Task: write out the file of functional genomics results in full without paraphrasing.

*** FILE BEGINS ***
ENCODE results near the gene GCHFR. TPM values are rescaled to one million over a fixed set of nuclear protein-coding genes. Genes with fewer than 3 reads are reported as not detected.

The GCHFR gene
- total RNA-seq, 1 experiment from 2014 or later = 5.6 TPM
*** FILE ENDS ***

ENCODE results near the gene GCHFR. TPM values are rescaled to one million over a fixed set of nuclear protein-coding genes. Genes with fewer than 3 reads are reported as not detected.

The GCHFR gene
- total RNA-seq, 1 experiment from 2014 or later = 5.6 TPM